Writing and Git Version Control

I’ve recently started using Git version control for my writing. Since I don’t know many writers, I have no idea how commonplace this is, but I do know that people have written articles about doing so.

A Brief History

In the beginning, I kept all of my writing in the My Documents folder. When I had a single desktop PC, this worked, but then laptops came around, and I had to keep synchronizing documents between the two devices. Things only got worse over time. I can’t even remember all of the desktops, laptops, netbooks, and file servers that I’ve owned over the years.

Then there are the backups. Oh, backups. It’s possible that all of my old freshman English papers are still saved somewhere on an unlabeled CD-ROM in some box in my closet. Or tucked away into a folder named “Backup” in a forgotten corner of a file server.

In addition to backups, there are also revisions. Writing is an iterative process: starting with a first draft, refined in subsequent drafts, until a final copy is produced. What if I make changes, then decide I liked the previous text better? Or if I just want to see what changed between two versions?

A couple years ago, I installed MediaWiki on one of my servers. This gave me a private wiki site for my writing, and for awhile it worked well. I could write anywhere I had internet access, without worrying whether I had the most recent version. I could look at the history of any page, view differences, even revert.

But… there are motels that don’t have free wi-fi, and places in the country with no 3G coverage. No internet, no writing. There were other petty annoyances. I hated the built-in editor. I struggled with the PHP session timeout, eventually raising it to 86400 seconds. And so on.

Enter Git

Why not use Git? I use it in software development: source code files are just text, just like the rest of my writing. Git can track changes, perform diffs, merge two different versions of a file. And Git stores everything in a local repository, that can be synced with a remote server with a single command.

The articles I linked explain this pretty well, but my workflow is essentially this:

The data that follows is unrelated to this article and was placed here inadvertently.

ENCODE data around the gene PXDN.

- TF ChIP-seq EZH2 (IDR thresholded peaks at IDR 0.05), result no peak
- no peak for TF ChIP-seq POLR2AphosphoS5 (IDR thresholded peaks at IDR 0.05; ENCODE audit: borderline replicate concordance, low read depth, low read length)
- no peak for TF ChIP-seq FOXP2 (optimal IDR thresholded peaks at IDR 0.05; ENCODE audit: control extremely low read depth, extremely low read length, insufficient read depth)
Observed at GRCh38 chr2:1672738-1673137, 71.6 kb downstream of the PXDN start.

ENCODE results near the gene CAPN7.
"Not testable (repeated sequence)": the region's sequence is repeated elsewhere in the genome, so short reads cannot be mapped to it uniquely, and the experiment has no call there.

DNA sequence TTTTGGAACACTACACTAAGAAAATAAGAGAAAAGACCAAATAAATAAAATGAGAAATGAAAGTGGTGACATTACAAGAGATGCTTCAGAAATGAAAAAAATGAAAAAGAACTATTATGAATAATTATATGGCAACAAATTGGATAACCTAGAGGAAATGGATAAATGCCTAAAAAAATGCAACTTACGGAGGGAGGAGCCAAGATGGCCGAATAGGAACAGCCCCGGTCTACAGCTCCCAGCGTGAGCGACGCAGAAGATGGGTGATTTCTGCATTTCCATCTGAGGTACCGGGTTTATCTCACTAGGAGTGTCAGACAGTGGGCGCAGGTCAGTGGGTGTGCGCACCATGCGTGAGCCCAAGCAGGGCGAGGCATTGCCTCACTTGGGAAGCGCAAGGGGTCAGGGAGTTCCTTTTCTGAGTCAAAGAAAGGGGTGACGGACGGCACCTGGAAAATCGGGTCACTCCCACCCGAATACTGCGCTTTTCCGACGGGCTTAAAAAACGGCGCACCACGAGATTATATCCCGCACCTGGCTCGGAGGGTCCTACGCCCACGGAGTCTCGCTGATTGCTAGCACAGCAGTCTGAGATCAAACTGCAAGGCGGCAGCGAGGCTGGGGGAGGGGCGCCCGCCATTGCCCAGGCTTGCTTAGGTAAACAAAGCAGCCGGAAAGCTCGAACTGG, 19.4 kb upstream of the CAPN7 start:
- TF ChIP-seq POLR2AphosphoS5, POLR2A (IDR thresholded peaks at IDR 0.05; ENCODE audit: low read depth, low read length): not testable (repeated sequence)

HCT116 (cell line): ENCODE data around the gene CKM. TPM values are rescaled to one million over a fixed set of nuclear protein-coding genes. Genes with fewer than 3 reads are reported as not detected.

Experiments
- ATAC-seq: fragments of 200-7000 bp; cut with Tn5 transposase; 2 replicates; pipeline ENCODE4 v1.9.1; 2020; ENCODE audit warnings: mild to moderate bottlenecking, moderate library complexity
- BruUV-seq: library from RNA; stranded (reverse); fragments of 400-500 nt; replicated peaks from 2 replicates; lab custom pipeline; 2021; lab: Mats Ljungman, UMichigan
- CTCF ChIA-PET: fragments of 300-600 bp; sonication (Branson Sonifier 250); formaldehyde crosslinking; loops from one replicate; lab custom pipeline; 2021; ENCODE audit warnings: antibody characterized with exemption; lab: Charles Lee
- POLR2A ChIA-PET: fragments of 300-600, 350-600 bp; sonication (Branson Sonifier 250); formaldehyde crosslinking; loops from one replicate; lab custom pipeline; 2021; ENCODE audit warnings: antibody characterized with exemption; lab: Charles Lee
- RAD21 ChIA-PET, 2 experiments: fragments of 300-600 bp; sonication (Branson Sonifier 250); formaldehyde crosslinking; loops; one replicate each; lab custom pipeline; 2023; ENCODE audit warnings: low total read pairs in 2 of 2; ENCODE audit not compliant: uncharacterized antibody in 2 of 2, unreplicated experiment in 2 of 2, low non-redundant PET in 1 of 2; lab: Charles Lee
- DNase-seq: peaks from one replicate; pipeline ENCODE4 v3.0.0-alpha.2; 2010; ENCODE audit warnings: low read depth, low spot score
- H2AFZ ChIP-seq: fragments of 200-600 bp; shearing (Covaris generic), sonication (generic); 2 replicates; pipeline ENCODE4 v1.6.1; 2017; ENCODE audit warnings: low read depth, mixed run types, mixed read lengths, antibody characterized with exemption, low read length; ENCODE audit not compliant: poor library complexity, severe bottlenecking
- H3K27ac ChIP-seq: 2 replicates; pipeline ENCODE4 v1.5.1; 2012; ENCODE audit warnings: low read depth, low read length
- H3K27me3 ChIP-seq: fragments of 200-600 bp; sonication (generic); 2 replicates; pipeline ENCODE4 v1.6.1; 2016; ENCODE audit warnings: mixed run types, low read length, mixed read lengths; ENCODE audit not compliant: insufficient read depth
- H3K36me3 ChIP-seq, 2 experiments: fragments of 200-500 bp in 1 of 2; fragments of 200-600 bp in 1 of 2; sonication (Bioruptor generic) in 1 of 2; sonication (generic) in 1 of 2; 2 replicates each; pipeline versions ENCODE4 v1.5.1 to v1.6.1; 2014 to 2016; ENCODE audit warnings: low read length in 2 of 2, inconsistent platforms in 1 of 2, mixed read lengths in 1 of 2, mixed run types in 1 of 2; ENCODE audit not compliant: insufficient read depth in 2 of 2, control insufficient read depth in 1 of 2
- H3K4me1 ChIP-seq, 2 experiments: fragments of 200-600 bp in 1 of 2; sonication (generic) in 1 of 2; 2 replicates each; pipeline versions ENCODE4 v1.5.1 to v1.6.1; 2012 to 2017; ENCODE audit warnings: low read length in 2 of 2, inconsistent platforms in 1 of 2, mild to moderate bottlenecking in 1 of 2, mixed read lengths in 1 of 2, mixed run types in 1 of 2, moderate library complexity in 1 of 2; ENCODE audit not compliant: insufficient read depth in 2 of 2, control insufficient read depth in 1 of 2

On my server, I set up a repository named writing.git. This is a bare repository, which basically means it’s never edited directly — it’s just for storage.

On my laptop, I’ve installed the Git software and TortoiseGit. After installing TortoiseGit, I _pull_ed the repository from my server. This creates a complete copy of the repository (history and all) on my laptop.

I can create a new story in the local repository folder. I prefer to write in Markdown format, which is just a text format. TortoiseGit extends the context menu in Windows Explorer, so I can add the file to version tracking, and then commit whenever I’ve made changes that I want to keep.

I like to commit early and often. Git enables me to view any commit, see how the document changed from any other commit, and even revert to a particular commit. If a commit is particularly noteworthy, I can even tag it, e.g. as “Final Copy of Document 1”. Or if I want to experiment with a file, I can create a branch and make changes in that branch. If I like the changes, I can merge that branch onto the master, or if I hate the changes, I can delete the branch.

Finally, I can push the local repository back to my server. (Again, with TortoiseGit, this takes only a couple of mouse clicks.)

I’m still working out some of the issues. Git is designed for source code, so it tracks file differences line-by-line. In my text files, this amounts to paragraph-by-paragraph. I would have preferred a separate repository for each story, but this would have been more work on the server side. Still, I’m happy with this system, for now.


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